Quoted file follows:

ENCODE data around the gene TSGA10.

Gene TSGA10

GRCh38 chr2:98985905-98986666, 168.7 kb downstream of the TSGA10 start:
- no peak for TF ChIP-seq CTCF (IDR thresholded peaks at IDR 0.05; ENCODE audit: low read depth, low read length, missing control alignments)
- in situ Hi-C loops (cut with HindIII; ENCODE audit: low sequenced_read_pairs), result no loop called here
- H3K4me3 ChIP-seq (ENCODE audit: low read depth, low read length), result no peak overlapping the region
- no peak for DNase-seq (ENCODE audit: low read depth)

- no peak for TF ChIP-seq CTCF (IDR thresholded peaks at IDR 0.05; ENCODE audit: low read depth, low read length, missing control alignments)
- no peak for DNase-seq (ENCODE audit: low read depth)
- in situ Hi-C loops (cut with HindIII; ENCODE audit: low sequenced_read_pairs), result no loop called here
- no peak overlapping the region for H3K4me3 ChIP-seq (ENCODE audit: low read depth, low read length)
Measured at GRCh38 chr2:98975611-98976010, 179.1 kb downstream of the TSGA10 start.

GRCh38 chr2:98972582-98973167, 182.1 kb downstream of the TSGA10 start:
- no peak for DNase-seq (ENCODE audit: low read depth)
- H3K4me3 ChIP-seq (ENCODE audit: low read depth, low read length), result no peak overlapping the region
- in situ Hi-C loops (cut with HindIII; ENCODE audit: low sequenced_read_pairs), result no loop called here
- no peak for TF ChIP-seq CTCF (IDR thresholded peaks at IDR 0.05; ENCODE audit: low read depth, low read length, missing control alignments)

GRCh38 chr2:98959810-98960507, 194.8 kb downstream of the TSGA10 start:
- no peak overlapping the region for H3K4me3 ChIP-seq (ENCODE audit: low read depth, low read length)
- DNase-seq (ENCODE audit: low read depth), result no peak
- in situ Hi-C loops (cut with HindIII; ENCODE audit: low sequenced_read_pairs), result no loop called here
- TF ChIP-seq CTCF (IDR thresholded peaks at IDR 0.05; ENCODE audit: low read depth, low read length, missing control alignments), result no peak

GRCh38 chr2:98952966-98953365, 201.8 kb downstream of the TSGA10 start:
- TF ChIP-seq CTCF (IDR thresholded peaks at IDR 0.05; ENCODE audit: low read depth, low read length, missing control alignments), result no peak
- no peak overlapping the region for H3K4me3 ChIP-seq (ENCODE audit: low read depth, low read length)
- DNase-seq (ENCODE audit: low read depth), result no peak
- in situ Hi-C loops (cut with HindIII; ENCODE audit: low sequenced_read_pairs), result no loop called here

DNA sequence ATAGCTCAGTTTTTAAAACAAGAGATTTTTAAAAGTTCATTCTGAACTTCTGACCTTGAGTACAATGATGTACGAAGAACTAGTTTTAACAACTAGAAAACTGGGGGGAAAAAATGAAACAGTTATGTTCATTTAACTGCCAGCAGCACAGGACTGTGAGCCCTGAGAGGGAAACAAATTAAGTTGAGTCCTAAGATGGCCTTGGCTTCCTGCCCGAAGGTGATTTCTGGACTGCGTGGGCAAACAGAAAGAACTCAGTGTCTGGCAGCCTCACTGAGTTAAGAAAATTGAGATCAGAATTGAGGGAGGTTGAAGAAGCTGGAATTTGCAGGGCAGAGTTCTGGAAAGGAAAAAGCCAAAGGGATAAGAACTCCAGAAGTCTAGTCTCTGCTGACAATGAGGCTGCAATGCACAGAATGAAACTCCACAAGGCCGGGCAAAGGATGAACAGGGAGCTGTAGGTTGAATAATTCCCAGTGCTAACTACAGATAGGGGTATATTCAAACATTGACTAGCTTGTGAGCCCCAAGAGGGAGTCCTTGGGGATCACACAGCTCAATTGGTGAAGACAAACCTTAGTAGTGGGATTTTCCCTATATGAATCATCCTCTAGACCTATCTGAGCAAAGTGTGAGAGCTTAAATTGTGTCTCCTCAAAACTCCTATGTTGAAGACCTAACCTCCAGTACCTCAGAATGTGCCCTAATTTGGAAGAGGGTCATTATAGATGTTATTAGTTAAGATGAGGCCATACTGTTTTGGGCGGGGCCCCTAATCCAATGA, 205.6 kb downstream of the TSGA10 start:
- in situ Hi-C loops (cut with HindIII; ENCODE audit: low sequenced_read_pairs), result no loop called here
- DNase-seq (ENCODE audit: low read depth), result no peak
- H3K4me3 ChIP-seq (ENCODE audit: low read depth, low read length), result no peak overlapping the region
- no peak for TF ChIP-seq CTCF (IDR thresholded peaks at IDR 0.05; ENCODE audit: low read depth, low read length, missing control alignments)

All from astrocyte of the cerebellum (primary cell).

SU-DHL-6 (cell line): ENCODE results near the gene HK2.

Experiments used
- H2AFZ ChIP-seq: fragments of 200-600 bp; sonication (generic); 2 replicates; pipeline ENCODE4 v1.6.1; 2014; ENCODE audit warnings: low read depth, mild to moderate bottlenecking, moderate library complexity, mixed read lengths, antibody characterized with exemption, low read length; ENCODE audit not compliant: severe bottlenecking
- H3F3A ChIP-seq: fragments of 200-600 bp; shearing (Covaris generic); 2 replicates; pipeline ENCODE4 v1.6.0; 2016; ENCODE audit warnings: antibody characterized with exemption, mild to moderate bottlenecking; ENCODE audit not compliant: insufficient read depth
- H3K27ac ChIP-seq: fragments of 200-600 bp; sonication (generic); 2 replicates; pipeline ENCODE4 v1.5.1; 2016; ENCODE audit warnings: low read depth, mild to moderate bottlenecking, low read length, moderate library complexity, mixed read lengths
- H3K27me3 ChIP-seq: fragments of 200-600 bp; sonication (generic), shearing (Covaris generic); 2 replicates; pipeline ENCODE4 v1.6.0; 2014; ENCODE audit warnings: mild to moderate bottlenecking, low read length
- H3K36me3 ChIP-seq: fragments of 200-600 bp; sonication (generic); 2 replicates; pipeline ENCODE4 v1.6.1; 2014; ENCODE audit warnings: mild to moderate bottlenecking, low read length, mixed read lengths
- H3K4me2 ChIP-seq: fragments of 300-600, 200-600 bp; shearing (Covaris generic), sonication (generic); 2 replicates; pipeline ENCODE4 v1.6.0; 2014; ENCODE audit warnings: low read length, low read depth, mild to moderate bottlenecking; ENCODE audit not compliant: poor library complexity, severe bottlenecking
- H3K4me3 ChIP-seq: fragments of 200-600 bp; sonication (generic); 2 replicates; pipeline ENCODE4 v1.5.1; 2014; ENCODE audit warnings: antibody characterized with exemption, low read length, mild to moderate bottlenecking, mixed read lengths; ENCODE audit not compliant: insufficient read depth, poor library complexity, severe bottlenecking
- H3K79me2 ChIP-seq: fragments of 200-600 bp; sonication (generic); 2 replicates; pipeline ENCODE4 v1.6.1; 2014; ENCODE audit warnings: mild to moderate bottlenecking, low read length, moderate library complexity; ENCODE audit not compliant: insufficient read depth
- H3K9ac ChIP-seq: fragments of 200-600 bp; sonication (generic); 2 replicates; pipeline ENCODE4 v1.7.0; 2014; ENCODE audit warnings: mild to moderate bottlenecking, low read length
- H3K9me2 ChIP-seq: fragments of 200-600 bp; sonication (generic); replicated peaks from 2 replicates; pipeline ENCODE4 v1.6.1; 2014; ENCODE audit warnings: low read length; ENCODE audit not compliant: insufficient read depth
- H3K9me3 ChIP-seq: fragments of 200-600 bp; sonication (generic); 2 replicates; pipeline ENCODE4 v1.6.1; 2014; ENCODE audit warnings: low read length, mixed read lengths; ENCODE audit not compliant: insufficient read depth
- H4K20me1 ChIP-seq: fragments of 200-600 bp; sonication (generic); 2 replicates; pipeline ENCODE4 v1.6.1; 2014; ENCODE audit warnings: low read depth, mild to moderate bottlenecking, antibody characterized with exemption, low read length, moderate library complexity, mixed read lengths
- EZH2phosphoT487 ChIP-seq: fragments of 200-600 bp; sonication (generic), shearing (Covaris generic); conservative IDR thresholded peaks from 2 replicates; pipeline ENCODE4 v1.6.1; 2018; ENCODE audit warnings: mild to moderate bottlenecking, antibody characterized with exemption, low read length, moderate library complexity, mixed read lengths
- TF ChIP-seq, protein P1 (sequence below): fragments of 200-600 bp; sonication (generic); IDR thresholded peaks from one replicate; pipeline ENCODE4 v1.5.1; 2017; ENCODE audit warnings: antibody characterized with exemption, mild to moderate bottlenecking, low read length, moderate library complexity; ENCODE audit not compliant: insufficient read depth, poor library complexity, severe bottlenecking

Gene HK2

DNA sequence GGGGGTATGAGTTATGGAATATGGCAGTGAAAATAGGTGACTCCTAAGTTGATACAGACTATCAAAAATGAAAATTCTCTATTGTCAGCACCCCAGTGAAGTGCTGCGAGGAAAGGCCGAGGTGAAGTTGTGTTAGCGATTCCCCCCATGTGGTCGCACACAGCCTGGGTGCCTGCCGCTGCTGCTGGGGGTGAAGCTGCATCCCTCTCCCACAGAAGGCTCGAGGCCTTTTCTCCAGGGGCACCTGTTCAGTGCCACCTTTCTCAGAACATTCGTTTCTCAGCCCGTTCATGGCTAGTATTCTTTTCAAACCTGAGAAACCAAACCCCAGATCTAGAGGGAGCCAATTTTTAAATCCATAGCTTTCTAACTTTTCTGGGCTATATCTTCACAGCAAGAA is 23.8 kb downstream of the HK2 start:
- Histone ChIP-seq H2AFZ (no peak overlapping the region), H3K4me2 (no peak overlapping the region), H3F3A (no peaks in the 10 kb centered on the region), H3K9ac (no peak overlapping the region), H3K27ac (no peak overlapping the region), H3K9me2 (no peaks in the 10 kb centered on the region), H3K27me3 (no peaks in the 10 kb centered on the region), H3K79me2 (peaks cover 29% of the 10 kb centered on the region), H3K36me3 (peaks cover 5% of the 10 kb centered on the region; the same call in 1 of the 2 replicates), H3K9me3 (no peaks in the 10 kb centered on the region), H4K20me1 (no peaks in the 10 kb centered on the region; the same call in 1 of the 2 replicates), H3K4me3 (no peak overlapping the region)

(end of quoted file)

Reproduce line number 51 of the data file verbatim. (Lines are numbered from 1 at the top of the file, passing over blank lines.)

DNA sequence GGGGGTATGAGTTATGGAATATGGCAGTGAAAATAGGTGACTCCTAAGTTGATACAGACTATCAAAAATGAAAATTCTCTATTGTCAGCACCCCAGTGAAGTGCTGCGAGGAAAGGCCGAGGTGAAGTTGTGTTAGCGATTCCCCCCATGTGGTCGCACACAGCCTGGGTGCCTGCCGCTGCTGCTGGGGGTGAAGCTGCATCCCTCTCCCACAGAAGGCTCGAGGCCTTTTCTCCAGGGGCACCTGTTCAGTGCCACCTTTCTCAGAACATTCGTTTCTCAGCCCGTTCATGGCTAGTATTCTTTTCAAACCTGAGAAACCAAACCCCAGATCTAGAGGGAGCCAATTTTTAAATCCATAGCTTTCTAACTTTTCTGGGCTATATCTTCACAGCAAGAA is 23.8 kb downstream of the HK2 start: